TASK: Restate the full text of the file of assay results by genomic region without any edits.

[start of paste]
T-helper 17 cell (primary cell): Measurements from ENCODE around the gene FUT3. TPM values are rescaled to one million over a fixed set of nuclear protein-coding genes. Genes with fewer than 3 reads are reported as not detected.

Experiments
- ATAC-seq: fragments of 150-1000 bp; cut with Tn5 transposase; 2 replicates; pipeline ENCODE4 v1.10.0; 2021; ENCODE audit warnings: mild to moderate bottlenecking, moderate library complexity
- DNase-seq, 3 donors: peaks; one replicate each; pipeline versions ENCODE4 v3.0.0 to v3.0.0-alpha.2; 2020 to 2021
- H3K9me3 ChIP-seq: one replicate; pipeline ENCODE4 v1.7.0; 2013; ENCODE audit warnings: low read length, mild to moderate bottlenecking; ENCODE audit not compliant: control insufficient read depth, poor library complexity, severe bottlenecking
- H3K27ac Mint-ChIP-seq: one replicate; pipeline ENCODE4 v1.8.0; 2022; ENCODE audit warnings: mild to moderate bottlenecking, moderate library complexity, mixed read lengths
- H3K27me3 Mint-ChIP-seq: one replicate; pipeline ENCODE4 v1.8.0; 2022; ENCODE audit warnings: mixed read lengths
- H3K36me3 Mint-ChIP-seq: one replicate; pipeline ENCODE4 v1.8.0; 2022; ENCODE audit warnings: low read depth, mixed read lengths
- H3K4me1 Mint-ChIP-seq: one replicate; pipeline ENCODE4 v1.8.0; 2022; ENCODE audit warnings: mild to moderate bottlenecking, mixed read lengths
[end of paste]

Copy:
T-helper 17 cell (primary cell): Measurements from ENCODE around the gene FUT3. TPM values are rescaled to one million over a fixed set of nuclear protein-coding genes. Genes with fewer than 3 reads are reported as not detected.

Experiments
- ATAC-seq: fragments of 150-1000 bp; cut with Tn5 transposase; 2 replicates; pipeline ENCODE4 v1.10.0; 2021; ENCODE audit warnings: mild to moderate bottlenecking, moderate library complexity
- DNase-seq, 3 donors: peaks; one replicate each; pipeline versions ENCODE4 v3.0.0 to v3.0.0-alpha.2; 2020 to 2021
- H3K9me3 ChIP-seq: one replicate; pipeline ENCODE4 v1.7.0; 2013; ENCODE audit warnings: low read length, mild to moderate bottlenecking; ENCODE audit not compliant: control insufficient read depth, poor library complexity, severe bottlenecking
- H3K27ac Mint-ChIP-seq: one replicate; pipeline ENCODE4 v1.8.0; 2022; ENCODE audit warnings: mild to moderate bottlenecking, moderate library complexity, mixed read lengths
- H3K27me3 Mint-ChIP-seq: one replicate; pipeline ENCODE4 v1.8.0; 2022; ENCODE audit warnings: mixed read lengths
- H3K36me3 Mint-ChIP-seq: one replicate; pipeline ENCODE4 v1.8.0; 2022; ENCODE audit warnings: low read depth, mixed read lengths
- H3K4me1 Mint-ChIP-seq: one replicate; pipeline ENCODE4 v1.8.0; 2022; ENCODE audit warnings: mild to moderate bottlenecking, mixed read lengths